The laws, by prescribing the prior publication of the bans within the canton and the previous assent of the authorities,, answers, in part, this great demand, by placing it within the power of the authorities to prevent, in some measure, the increase of a population liable, on the death or disability of those upon whom they naturally depend for support, to be thrown as paupers upon the community at large.

Each canton not only imposes upon itself a dutiful care of its resident native poor, but recognizes the right in all other cantons to remit to the canton of origin such of their residents of foreign birth as have become, or are immediately liable to become, public burdens; and this principle is recognized by the third article of our treaty, which stipulates that each country shall at all times receive such of its citizens as may be returned to it by the other, in compliance with the laws regulating morals and mendicity. Stringent laws are justifiable, if not necessary, to prevent imposition.

A citizen of the canton Aargau in taking to himself a wife of foreign origin proposes to invest her and her children with his own nationality, and with all the rights and privileges appertaining thereto, which comprise, [Page 191] among others, the not unimportant one of a future contingent support by the canton; and the authorities may therefore justly claim the right to prescribe the terms upon which such rights and privileges shall be conceded, and to declare that the laws of domicile in relation to marriage shall follow and adhere to all its citizens during any temporary sojourn abroad.

On the other hand, a female native of the canton of Aargau, intermarrying with a foreigner, divests herself of her nationality, and at the same time, at once and forever, extinguishes all her cantonal rights and privileges inherent by virtue of her nativity, and removes from her cantonal authorities all present and future cantonal liabilities on account of herself and of her children. As an Aargovienne she ceases from that moment to exist, and the laws of domicile, so far as they relate to a participation in cantonal or communal property or privileges, cease to operate a corollary that the authorities would have been prompt to recognize and assert had the boy John, instead of appearing as a claimant to property, been remitted, under article three of the treaty, as a pauper to the cantonal authorities for support.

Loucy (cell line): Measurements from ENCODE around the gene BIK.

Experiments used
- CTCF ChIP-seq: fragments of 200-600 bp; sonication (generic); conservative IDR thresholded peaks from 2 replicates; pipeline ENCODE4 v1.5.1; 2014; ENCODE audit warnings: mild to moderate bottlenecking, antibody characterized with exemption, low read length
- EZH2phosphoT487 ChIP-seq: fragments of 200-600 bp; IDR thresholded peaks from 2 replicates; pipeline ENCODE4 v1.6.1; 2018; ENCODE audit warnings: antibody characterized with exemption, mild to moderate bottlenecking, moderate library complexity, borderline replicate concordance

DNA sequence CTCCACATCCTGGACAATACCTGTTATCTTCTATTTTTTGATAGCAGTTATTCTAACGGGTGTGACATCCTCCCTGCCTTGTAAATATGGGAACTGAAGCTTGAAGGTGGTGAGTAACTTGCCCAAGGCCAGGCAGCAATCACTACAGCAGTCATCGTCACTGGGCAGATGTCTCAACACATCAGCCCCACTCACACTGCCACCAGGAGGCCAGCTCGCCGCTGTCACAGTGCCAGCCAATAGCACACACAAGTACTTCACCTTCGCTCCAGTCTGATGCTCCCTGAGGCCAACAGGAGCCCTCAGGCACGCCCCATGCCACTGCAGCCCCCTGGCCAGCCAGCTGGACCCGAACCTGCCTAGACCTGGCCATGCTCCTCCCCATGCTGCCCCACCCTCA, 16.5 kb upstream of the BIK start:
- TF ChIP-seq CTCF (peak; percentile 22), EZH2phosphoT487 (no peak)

Practically, under the laws, there is little difficulty, even for the poor, (none with the well-to-do,) in obtaining a license to marry, when both parties are natives of the same commune, inasmuch as a legitimate family imposes no greater contingent liabilities upon the state than the not unlikely equally large illegitimate family that would follow refusal. Nor is there difficulty in regard to a license for a female desiring to intermarry with a citizen of a foreign canton, as thereby her cantonal authorities would be relieved of all contingent liabilities for the support of herself, as well as of her children; and the poorer the applicant the more prompt the compliance.

Reverse the question, and the eventualities are carefully scrutinized before a license is granted, the laws of propriety or of morality having little or no weight when the great question of pauperism is involved.

The Swiss federal constitution confers upon each canton the right to expel, or to remit to the canton of origin, any foreign residents who may fall to the public charge in consequence of poverty. It may, therefore, be incumbent upon the authorities, when notified of an intended marriage of a female native of the canton with a foreigner, to insure a compliance on the part of such foreigner with the laws of his domicile. Otherwise the marriage may subsequently be declared invalid, and the wife, with her nationality thus declared unchanged, may be remitted, burdened it may be with children, to her canton of origin for support. This only known argument in support of the laws of domicile attaching to females marrying abroad falls to the ground when the foreign laws under which the marriage may have been solemnized recognizes the marriage as legal and binding, and proclaims the nationality of the wife to have been merged in that of her husband.

It appears that the purposes and intent of the public policy in relation to marriage, as well as of the laws, are fully met by the admission that the laws of domicile in relation to marriage follow and adhere to all male citizens, so long as their allegiance remains unbroken; and that any other construction, the more especially if such other construction is made to vary to suit selfish and varying circumstances, offends all laws of justice and morality.

It is not improbable that these remarks may be considered, if not foreign, at least as irrelevant or unnecessary to the consideration of the question upon which I ask the instructions of the Secretary.

John Hürlimann, a citizen of the United States, having married one [Page 192] Anna Maria Suter, a native of the canton of Aargau, within, under, and according to the laws of the State of which he was at the time a resident and a citizen, is their child John, the issue of such marriage, a citizen of the United States within the meaning of article five of our treaty with Switzerland, and entitled thereunder, notwithstanding the alleged laches of the mother, to inherit, as her heir, the property to which otherwise he has acknowledged title? If yes, and the intervention of this legation is directed, shall such intervention precede or follow legal proceedings before the court to which the “ulterior disposition of the inheritance” has been remitted?

I have the honor to be, with great respect, your obedient servant,


Hon. William H. Seward, Secretary of State, Washington, D. C.